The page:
What UnitedHealth’s Big Move Means for These Telehealth Stocks

Telehealth companies Teladoc Health (NYSE:TDOC) and Hims & Hers Health (NYSE:HIMS) offer treatment options outside of traditional health insurance coverage, and they’ve grown rapidly — in part due to patients seeking to avoid the high out-of-pocket costs common to many health insurance plans.

Healthcare and insurance giant UnitedHealth Group has escalated this trend by expanding into the direct-to-consumer space, offering generic drugs and virtual services to people who don’t have insurance. That might make some investors nervous for Teladoc and Hims & Hers — but, in fact, UnitedHealth’s move is a positive sign for these telehealth players.

The rise of direct-to-consumer care

The average health insurance deductible was more than $4,000 for individuals and more than $8,000 for families in the U.S. in 2020. These high out-of-pocket costs have contributed to the growth of direct-to-consumer healthcare.

Shocked man looking at his medical bills.

Image Source: Getty Images

The median individual income in the United States is roughly $36,000 per year, so it’s easy to see the difficulties a high deductible could causer for an average earner. Such patients would have to cough up more than 11% of their gross income before their health insurance companies start fully covering many major expenses, and the percentage relative to take-home pay would be even higher.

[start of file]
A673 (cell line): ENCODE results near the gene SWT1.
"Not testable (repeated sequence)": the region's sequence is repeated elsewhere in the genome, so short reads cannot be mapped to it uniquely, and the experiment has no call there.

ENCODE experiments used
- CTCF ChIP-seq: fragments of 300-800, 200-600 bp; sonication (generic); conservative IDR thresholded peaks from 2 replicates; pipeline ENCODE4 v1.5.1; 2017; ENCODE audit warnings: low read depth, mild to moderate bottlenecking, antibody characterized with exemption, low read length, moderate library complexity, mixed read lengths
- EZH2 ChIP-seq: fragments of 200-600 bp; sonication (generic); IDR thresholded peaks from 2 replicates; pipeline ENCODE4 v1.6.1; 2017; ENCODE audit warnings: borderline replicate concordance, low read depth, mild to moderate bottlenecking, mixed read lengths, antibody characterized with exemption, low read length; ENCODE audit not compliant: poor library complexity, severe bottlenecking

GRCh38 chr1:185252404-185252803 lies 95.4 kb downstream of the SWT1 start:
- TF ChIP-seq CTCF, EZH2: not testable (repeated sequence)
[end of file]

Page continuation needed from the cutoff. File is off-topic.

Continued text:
Between that standard financial pressure and the added impacts of the pandemic, it’s obvious why many people are seeking less costly ways to access healthcare.

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Affordable care

While Teladoc and Hims & Hers Health are both telehealth companies, there are some noteworthy differences between them. Teladoc primarily operates by signing up businesses to offer its services to their employees. Still, it does make some basic services available to individual patients, with or without insurance, including general health, dermatology, and mental healthcare.

Meanwhile, Hims & Hers Health goes direct to patients — it specializes in niche care areas such as dermatology, sexual health, and hair loss, but also offers primary care and mental health services. It, too, offers options for care that don’t require insurance.

Virtual visits cost anywhere from $39 (Hims & Hers) to $75 (Teladoc) for general care consultations, and can be performed on a computer or smartphone. The low cost and convenience of this model benefit patients, even if a more complicated ailment would push them back into the traditional healthcare system.

Total healthcare spending in the U.S. was more than $11,000 per person in 2019, putting the total industry at $3.8 trillion. There are many costs to be lifted from patients’ shoulders and opportunities for companies to help patients save money on quality care.

UnitedHealth validates the direct-to-consumer care model